Feb. 3, 2021

Audit Committees Pleased With Audit Improvements in 2021 but Challenges Remain

According to a U.S. Public Company Accounting Oversight Board (PCAOB) report (PDF) based on interviews with more than 300 audit committee chairs, most chairs appear to be optimistic about how external audits have improved in the last year. In particular, they praised their auditors' efforts at maintaining communications with their clients, sharing that they were "thorough, timely, and at the right level of detail." Other highlights include improved assignment of resources with expertise on complex accounting issues, improved consultation with national offices as appropriate, improved practical approaches to problem-solving, and continued maintenance of audit team continuity. Areas that needed the most improvement included helping junior audit team members learn the client businesses, communications regarding auditor independence, guidance around auditing of certain controls for third-party vendors, concerns regarding "over-auditing" and "over-documentation," the lack of visibility and open discussion on fee changes, and issues regarding audit partner rotation.

Global Leaders See Pandemic Concerns, Digital Disruption as Top Risks

Protiviti on Wednesday released a new survey that highlights the risks global executives are most focused on for 2021 — and a decade down the road, in 2030. The report (PDF), Executive Perspectives on Top Risks for 2021 and 2030, represents the views of 1,081 C-suite executives and board members from eight geographic regions. For 2021, concerns about the pandemic and current economic conditions naturally rose to the top, but a heightened awareness of employee adaptation to digital technologies (the future of work), data management, cybersecurity, and regulatory change were not far behind. For 2030, respondents saw the future of work, regulatory change, disruptive innovation, and succession planning as top risks. After a year of social and economic shocks, executives are asking themselves, "What is it that I don't know that I should see?" said Mark Beasley, professor of Enterprise Risk Management and director of the Enterprise Risk Management Initiative at NC State University. "There is a disruptive feel to that."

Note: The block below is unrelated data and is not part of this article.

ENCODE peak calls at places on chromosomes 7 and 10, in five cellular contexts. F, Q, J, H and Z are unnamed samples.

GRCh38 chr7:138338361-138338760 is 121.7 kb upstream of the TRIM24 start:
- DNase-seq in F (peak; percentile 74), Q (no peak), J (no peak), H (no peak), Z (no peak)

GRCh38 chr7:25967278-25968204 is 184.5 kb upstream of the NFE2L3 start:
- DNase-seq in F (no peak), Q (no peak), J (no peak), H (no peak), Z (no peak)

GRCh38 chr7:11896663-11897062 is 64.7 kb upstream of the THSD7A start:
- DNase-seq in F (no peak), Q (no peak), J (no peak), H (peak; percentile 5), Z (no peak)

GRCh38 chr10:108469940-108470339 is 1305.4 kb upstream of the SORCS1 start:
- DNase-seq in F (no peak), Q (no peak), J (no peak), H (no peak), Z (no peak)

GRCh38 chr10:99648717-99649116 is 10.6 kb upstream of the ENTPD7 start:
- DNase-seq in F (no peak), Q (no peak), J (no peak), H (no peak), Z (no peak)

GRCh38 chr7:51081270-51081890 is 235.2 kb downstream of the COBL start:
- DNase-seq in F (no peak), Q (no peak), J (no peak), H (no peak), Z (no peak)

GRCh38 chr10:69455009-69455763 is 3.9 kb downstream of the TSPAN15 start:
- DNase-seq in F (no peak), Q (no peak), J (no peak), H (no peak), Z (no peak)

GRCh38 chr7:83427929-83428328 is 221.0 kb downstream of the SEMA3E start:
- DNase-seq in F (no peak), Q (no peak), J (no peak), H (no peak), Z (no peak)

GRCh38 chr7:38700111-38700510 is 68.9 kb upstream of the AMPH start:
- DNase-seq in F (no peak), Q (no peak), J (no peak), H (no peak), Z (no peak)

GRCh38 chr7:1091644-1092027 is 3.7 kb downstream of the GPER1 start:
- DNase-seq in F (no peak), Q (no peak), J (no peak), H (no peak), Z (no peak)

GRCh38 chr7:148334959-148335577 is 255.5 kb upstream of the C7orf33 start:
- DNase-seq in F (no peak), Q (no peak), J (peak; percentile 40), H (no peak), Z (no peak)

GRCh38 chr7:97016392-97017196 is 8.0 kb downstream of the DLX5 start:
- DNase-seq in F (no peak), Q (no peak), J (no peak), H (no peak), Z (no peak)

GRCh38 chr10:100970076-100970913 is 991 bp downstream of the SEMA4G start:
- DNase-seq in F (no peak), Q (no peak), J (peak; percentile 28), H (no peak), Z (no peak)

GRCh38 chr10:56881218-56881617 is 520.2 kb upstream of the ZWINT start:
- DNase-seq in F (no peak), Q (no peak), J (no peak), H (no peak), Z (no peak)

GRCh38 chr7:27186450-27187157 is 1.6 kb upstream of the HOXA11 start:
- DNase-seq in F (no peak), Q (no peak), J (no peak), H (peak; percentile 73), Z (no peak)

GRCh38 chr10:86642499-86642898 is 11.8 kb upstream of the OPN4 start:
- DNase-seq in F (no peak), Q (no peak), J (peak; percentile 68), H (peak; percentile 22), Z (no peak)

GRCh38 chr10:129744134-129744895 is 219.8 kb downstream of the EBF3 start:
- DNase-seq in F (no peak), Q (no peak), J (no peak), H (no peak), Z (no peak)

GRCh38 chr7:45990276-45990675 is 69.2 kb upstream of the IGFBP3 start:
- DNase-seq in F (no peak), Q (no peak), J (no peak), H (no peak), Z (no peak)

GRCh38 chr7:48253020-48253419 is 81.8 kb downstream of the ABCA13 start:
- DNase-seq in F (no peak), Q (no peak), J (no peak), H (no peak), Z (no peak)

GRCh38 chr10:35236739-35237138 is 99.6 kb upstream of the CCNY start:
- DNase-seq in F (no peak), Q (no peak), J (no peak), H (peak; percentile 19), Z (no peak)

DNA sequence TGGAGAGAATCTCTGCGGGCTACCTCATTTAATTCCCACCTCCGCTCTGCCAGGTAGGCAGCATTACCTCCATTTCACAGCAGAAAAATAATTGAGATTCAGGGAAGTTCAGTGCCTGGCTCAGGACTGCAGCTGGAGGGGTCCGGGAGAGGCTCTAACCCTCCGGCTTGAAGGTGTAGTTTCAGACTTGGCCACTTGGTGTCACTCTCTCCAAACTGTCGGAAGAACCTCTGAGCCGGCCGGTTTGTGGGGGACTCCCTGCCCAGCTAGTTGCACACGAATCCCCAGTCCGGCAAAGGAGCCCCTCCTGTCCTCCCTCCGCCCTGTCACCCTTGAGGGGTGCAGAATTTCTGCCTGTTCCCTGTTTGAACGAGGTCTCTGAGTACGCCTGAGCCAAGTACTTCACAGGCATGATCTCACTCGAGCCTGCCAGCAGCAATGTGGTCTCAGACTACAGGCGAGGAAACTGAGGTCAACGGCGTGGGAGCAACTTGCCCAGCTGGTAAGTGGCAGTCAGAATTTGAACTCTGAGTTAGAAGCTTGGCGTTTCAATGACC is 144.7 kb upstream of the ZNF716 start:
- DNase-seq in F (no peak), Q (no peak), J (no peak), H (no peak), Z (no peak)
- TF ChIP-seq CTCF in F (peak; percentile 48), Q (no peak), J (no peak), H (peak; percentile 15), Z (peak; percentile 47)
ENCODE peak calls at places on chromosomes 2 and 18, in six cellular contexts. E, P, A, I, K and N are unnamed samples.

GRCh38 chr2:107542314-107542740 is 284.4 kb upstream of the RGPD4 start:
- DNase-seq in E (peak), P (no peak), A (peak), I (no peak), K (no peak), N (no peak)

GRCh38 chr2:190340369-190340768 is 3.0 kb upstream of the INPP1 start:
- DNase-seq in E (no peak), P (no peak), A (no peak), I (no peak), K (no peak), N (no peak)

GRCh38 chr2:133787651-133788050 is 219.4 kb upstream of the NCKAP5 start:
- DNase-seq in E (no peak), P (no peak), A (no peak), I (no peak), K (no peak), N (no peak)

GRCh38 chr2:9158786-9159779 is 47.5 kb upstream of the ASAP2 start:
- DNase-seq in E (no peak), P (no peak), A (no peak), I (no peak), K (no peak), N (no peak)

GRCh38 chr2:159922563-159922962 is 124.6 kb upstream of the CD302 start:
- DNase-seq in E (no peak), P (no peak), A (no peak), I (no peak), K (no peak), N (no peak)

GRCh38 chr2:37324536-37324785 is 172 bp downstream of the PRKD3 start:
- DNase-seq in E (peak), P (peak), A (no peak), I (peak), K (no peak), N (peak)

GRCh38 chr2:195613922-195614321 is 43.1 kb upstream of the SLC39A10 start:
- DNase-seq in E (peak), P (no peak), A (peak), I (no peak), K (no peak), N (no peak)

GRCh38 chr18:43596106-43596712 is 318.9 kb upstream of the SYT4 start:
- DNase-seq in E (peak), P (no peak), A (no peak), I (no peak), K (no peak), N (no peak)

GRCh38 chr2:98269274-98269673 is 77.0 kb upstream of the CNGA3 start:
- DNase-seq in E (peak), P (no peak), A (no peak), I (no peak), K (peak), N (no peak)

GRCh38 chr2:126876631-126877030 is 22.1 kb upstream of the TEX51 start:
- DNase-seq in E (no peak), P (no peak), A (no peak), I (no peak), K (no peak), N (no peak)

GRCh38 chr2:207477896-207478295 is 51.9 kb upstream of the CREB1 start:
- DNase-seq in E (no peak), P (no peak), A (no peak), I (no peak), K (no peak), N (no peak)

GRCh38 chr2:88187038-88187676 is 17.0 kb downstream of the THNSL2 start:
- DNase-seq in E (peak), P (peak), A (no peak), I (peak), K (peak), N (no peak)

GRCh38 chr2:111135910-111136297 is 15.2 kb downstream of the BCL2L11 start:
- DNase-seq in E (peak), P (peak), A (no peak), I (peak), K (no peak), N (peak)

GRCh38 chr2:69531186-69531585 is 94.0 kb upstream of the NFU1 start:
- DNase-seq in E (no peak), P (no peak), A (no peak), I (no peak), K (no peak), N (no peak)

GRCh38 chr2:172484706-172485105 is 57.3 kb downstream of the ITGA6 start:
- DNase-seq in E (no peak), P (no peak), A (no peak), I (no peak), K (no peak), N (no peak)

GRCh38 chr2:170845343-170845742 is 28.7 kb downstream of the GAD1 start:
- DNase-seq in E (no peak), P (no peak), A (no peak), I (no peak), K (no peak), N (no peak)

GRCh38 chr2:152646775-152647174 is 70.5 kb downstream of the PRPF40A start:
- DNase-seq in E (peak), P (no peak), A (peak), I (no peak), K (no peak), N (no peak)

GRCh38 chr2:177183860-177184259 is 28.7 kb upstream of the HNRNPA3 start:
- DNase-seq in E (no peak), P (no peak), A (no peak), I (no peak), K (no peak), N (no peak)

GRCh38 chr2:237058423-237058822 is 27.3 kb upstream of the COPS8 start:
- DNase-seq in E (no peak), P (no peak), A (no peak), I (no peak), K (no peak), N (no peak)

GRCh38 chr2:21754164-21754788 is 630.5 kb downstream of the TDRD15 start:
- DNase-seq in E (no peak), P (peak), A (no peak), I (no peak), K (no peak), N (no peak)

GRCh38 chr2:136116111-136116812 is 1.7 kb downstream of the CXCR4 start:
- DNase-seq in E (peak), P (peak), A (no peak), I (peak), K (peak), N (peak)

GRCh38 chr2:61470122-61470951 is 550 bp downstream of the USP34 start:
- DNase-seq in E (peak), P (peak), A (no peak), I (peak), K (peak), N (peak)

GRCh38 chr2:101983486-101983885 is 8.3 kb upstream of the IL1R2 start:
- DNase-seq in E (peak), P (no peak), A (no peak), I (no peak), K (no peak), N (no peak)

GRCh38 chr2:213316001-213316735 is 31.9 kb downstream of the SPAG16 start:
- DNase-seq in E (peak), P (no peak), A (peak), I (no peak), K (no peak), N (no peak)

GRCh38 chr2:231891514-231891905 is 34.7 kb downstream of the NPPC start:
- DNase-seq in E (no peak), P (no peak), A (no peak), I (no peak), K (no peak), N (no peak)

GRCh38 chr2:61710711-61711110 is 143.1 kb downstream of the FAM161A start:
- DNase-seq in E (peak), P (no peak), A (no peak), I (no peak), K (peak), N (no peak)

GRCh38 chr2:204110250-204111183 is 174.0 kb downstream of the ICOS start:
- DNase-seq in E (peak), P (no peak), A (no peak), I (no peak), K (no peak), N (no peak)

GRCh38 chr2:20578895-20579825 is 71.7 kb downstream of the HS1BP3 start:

Incoming Walgreens CEO Will Be Only Black Woman Leading a Fortune 500 Company

Roz Brewer will become the only Black woman leading a Fortune 500 company when she joins Walgreens Boots Alliance next month as its new CEO, CBS News reports. Brewer is currently chief operating officer at Starbucks. Her move to Walgreens also means the three largest U.S. pharmacy chains will be led by women for the first time, according to Bloomberg (paywall). Brewer will join Karen Lynch, who takes the top job at CVS next month, and Heyward Donigan, who has led Rite Aid since 2019. Brewer will receive a $25 million signing bonus from Walgreens on top of her annual salary of $1.5 million, Fox Business reports.

Major Shifts in Transportation Industry Captured This Week 

Reuters reported Tuesday that major automakers have announced they were following General Motors and Nissan Motor Co. in abandoning support for former U.S. President Donald Trump's effort to bar California from setting its own zero-emission vehicle rules. In a joint statement, the automakers — which included Fiat Chrysler, Hyundai Motor, Kia Motors, Mazda Motor, Mitsubishi Motors, Subaru, and Toyota Motor Corp. — said they were withdrawing from an ongoing legal challenge to California's emission-setting powers, "in a gesture of good faith and to find a constructive path forward" with President Joe Biden. Biden has directed agencies to quickly reconsider Trump's 2019 decision to revoke California's authority to set its own auto emissions standards and require rising numbers of zero-emission vehicles, as well as Trump's national fuel economy rollback. Also on Tuesday, the Senate approved Biden's pick for transportation secretary, Pete Buttigieg, who is expected to promote sweeping initiatives to reduce greenhouse gas emissions by implementing stronger automotive fuel economy standards and expanding zero-emission mass transit and electric vehicle infrastructure, according to the Daily Press.